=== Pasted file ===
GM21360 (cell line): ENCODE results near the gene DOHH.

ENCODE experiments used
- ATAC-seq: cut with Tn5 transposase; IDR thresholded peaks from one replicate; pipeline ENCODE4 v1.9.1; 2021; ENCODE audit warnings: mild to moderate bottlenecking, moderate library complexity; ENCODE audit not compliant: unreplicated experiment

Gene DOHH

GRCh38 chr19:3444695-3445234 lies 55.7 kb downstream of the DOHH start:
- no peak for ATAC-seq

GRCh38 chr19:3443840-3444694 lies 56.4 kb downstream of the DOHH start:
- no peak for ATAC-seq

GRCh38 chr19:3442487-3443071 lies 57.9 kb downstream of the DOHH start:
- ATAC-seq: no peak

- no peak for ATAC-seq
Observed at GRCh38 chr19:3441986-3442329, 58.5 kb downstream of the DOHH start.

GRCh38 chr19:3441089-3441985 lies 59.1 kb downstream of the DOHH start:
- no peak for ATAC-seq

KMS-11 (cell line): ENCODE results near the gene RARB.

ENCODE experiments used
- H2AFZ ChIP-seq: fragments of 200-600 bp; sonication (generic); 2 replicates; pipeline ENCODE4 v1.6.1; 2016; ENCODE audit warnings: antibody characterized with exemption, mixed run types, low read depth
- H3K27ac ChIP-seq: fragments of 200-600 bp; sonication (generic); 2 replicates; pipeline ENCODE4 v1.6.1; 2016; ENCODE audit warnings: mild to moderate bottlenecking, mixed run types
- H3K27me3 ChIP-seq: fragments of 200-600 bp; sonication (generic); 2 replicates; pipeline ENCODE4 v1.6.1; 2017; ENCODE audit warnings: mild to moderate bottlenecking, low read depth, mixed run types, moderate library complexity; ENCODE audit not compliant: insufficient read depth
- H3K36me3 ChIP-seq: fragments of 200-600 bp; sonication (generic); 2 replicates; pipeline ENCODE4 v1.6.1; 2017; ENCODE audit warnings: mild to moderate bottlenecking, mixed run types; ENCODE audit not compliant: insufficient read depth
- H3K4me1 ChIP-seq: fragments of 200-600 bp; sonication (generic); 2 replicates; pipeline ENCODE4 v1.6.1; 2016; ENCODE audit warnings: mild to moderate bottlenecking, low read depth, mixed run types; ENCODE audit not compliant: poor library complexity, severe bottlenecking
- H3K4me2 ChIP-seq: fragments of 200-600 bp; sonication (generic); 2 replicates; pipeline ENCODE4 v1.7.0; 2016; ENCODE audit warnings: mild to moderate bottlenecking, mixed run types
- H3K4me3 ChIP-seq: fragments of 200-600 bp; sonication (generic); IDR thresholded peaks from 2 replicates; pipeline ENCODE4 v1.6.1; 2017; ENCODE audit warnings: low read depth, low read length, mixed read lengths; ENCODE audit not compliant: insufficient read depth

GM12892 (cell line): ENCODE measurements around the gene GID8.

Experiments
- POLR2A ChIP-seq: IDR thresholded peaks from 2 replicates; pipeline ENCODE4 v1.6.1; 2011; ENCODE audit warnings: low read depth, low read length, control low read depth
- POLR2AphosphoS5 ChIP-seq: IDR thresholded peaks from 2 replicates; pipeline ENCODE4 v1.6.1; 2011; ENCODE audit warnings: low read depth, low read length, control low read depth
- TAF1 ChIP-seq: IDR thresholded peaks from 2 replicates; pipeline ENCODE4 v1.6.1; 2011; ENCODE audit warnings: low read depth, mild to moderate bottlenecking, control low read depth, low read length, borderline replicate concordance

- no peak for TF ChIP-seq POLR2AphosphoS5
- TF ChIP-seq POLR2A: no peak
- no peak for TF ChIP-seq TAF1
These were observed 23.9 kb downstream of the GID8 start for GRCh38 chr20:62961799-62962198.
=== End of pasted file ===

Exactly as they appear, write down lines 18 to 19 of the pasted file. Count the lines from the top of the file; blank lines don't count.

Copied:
- H3K27ac ChIP-seq: fragments of 200-600 bp; sonication (generic); 2 replicates; pipeline ENCODE4 v1.6.1; 2016; ENCODE audit warnings: mild to moderate bottlenecking, mixed run types
- H3K27me3 ChIP-seq: fragments of 200-600 bp; sonication (generic); 2 replicates; pipeline ENCODE4 v1.6.1; 2017; ENCODE audit warnings: mild to moderate bottlenecking, low read depth, mixed run types, moderate library complexity; ENCODE audit not compliant: insufficient read depth